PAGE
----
There is truth, and there is biblical truth. The two are not synonymous, yet both are gravely needed. With the rise of relativism in the postmodern era, truth died.
Before I continue, let me define a few terms:
- Truth – A universal, factual statement or principle. Whether one agrees with the statement or principle does not change its quality or veracity.
- Relativism – The reality and veracity of principles and statements are dependent upon something, generally a person. This is summed up in the popular phrase, “true for you but not for me.”
- Postmodern era – The time in which we currently live that advocates a subjective, relativistic view of the world. Regardless of when it began, it’s the era in which we now live.
This article is not intended to enter into a detailed philosophical debate over the nature of truth as a concept, nor is it a scientific study or treatise. Rather, it briefly shows the weakness of relativism and argues that we need truth today—and that we need biblical truth even more.
Truth vs. Biblical Truth
As already stated, the two are not synonymous, but they are related. Not all truth is biblical truth, but all biblical truth is truth. For example, it is true that all chloroplast is green. That’s universal, factual, and thus truth. However, it is not biblical truth. A biblical truth would be “God exists” (again, denying a truth does not make it untrue, just unbelieved).
The Need for Truth, not Relativism
There are many truths and biblical truths that the world rejects. Rather, many prefer to live by their own truth – what is true for them. This leads to all sorts of ethical, moral, and civil issues. Let me illustrate the problem with an example.
After leaving the store, you return to your car only to discover that someone has broken into it and stolen your valuables. You call the police and report the crime. However, you discover that the perpetrator claimed that he was hungry and needed the items to sell so he could purchase food. Therefore, in his worldview theft is acceptable and morally good. You, however, do not agree.
In this example there are a few issues involved. First, truth is relative. What is true for you (i.e., theft is wrong), is not true for him (i.e., theft is okay if it serves a need). Who is right? Who is wrong? If you force the person to be arrested and jailed, are you not simply forcing your truth upon him? Are you forcing your beliefs on him? Conversely, if you cannot punish him, then isn’t his truth and beliefs being forced on you? We have a dilemma.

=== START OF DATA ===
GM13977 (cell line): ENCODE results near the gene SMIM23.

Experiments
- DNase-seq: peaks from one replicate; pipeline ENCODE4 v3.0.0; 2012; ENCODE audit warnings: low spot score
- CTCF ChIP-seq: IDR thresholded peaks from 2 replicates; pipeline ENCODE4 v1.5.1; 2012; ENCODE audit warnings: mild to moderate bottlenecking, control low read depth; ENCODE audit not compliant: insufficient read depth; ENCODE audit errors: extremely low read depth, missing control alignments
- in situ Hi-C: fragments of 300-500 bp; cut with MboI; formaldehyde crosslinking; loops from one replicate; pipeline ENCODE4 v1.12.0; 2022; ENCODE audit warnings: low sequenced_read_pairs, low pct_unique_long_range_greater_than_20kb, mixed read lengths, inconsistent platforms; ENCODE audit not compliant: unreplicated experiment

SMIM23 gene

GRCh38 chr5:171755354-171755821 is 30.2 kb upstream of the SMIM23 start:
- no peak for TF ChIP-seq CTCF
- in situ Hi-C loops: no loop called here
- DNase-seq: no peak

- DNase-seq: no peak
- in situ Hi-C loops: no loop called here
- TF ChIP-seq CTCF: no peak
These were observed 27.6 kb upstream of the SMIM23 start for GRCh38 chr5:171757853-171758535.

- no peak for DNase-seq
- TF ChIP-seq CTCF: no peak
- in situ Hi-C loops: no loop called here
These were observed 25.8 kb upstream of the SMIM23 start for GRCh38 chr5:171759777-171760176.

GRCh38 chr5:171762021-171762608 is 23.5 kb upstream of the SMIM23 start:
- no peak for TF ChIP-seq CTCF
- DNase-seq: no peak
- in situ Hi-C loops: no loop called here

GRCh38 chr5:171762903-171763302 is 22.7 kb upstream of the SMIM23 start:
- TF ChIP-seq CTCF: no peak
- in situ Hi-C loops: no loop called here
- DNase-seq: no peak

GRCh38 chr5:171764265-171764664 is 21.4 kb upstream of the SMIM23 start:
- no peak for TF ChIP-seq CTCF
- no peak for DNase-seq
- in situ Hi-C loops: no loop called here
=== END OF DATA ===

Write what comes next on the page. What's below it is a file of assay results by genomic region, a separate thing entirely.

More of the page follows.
Let’s take that problem to a greater extreme. If someone slaughters a dog, cat, or even a baby as a sacrifice to their deity, what do we do? Most would say that’s wrong. However, if truth and morals are relative, then it is acceptable for him to commit that heinous, violent act. Whose truth should be followed?
Some say, “truth is decided by the community.” For the sake of argument, let’s assume that is true. Some Muslim extremist communities believe it is moral truth to slaughter non-believers, deny women equal rights, and kill innocent children. The American community rejects these. Whose truth is right? Can America force its community-determined truth on those Muslims, or should we remain silent because truth is relative?
As you can see, a relativistic truth is problematic; it is also wrong. There are universal truths, though many refuse to accept them. We need to rediscover those universal truths. We must teach those universal truths. We must live those universal truths. The world needs truth, but it also needs biblical truth.
The Need for Biblical Truth, not Religious Pluralism
Pluralism? What is that? Put simply, it is the idea that multiple religions can be correct, even if they are contradictory. However, contradictory truths cannot coexist, for one is right and one is wrong. It cannot be that there is no supernatural being (atheism), and yet God exists (Christianity, Judaism, Islam). Furthermore, it cannot be that only those who accept Christ go to heaven (Christianity), and yet one can earn salvation apart from Christ (all other religions, karma).
Today the church has begun to surrender biblical truth—especially the gospel truth—in the name of tolerance, acceptance, public opinion, relativism, or whatever. However, while Christians and churches move away from biblical truth, the world remains under divine judgment (cf. John 3:18).
What truths are Christians rejecting?
- God created the world. Many today accept Darwinian evolution rather than biblical creation.
- Jesus is fully man and fully God. This paradox is beyond human understanding, but that does not make it any less true. The infinite God is never limited to our finiteness.
- Jesus alone saves. Works-based salvation, the idea that one can earn his way to heaven, is rising again. Karma is a popular expression of this heresy.
- Every person who accepts Christ by faith will be saved. Whether one is Calvinist, Arminian, neither, or whatever, many turn away from this truth.
- Gospel evangelism is the mission. Many churches today focus more on social service and self-promotion than on evangelism and the gospel of Jesus. We are called to make disciples of Jesus, not make members of churches.
The world today is on fire. Chaos is rising, and Christian persecution is in the rise. The greatest problem in the world is not poverty, war, violence, or social injustice. The greatest problem in the world is sin, and the only solution is the gospel. The world needs biblical truth today more than ever. The world needs a church willing to engage in evangelism more than ever. Jesus needs us to follow him. As I have told people many times,
The gospel truth is what we’re about, and all we’re about . . . and that’s the gospel truth!